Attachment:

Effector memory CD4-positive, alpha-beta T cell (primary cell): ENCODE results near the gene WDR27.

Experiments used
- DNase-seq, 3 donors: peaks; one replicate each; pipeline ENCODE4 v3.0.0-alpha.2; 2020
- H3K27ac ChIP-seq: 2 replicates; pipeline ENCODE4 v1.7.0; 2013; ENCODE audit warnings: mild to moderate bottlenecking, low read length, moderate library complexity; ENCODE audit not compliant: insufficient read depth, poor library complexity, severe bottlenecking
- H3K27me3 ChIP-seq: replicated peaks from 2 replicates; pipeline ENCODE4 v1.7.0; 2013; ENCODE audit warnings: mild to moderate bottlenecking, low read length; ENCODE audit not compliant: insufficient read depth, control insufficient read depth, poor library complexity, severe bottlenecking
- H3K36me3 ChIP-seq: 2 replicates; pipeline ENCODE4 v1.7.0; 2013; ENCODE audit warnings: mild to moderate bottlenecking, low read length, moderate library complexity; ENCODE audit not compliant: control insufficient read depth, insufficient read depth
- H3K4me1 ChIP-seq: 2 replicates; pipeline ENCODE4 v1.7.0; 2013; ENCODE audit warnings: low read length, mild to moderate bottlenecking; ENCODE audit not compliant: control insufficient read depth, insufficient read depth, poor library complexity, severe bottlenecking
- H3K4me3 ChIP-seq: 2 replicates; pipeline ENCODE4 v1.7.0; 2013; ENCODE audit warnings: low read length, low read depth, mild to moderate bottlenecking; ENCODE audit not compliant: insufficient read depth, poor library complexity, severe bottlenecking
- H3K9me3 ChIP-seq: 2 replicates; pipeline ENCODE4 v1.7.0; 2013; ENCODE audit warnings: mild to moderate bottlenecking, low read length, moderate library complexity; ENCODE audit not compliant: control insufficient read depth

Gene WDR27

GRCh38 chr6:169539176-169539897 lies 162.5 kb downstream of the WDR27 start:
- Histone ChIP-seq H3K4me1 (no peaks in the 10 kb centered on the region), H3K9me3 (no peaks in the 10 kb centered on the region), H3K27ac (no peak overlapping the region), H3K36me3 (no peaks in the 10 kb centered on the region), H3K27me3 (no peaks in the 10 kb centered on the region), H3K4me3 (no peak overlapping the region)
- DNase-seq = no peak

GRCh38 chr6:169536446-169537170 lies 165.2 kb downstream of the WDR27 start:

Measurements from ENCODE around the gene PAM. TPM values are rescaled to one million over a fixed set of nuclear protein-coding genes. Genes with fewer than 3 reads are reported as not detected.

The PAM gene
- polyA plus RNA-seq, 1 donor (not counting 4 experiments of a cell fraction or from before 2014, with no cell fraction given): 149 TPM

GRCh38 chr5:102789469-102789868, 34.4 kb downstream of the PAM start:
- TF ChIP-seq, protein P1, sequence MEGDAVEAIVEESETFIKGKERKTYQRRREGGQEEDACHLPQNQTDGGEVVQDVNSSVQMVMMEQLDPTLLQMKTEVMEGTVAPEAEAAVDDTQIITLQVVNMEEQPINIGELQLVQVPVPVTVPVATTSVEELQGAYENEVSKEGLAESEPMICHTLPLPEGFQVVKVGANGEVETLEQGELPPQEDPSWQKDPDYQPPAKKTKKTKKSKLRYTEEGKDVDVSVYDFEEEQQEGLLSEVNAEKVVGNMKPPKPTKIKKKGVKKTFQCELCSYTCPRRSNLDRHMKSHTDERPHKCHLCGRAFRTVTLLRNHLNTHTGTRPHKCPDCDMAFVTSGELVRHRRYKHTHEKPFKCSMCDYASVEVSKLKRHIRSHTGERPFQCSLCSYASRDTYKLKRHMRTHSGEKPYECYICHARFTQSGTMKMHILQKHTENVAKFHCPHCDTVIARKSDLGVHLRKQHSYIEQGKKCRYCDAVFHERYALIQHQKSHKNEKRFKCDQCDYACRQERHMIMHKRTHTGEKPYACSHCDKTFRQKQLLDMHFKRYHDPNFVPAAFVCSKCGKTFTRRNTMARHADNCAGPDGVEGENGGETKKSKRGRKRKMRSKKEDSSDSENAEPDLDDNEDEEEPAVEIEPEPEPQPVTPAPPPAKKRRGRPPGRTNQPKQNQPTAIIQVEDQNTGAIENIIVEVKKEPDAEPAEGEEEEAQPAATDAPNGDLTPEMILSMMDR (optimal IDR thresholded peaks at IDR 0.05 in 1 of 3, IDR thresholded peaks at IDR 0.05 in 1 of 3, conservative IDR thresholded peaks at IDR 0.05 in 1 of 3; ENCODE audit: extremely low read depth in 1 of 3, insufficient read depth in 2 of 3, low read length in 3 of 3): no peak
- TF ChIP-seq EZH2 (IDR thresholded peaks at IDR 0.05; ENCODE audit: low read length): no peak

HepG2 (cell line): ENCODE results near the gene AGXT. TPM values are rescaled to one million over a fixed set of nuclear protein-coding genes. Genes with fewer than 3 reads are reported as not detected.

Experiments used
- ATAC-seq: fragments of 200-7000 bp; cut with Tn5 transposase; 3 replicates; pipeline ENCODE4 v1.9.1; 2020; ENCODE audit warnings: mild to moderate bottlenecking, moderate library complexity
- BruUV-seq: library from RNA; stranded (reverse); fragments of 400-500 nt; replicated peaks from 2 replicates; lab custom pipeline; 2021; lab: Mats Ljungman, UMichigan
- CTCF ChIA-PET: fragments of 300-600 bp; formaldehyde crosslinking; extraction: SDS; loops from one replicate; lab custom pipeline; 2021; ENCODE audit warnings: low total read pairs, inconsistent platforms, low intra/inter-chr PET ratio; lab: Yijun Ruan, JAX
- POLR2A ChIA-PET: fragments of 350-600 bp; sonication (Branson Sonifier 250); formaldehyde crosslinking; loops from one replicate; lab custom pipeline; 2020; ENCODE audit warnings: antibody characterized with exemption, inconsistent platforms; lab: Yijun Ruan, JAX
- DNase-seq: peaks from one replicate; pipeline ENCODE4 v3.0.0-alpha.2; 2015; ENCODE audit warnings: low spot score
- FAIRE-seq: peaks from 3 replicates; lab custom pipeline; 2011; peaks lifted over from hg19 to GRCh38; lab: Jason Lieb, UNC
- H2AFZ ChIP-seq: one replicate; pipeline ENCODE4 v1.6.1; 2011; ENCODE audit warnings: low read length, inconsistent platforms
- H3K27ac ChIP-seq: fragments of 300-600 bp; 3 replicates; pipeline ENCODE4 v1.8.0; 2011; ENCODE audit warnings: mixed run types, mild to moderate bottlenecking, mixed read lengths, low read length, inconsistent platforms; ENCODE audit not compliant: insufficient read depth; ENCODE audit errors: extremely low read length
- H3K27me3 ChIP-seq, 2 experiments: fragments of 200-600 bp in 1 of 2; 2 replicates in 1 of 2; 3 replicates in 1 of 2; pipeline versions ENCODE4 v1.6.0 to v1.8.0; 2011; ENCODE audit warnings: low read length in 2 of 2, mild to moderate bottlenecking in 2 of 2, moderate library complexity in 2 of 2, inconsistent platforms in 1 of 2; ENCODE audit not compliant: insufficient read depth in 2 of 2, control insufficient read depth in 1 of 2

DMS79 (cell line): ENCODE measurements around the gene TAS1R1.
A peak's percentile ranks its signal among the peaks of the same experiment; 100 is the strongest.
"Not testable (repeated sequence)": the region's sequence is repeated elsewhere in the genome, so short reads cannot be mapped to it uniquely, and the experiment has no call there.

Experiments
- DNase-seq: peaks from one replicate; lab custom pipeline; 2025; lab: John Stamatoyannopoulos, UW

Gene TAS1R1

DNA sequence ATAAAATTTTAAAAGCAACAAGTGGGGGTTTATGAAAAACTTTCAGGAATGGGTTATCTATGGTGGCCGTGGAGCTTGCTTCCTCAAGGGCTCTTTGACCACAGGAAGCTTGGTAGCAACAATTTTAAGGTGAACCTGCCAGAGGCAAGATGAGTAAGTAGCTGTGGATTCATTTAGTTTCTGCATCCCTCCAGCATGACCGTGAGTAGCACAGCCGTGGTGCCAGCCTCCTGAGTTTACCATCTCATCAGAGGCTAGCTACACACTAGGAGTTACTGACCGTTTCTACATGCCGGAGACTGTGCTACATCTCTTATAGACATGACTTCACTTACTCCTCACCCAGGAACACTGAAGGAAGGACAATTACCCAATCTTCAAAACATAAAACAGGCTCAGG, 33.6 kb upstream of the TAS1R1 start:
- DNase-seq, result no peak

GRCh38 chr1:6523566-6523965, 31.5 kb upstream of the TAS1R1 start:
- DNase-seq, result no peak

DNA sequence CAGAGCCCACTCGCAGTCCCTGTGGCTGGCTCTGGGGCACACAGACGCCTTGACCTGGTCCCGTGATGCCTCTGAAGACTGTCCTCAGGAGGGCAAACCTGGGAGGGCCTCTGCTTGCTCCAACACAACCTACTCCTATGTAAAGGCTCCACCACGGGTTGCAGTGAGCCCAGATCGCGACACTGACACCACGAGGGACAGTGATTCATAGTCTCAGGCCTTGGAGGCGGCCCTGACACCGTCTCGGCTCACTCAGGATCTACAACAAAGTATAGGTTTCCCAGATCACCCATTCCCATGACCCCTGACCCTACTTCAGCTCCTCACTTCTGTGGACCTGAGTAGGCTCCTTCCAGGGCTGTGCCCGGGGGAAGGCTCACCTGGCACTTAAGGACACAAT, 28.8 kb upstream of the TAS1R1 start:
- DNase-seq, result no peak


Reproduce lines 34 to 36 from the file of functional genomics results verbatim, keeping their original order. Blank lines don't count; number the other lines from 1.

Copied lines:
"Not testable (repeated sequence)": the region's sequence is repeated elsewhere in the genome, so short reads cannot be mapped to it uniquely, and the experiment has no call there.

Experiments
- DNase-seq: peaks from one replicate; lab custom pipeline; 2025; lab: John Stamatoyannopoulos, UW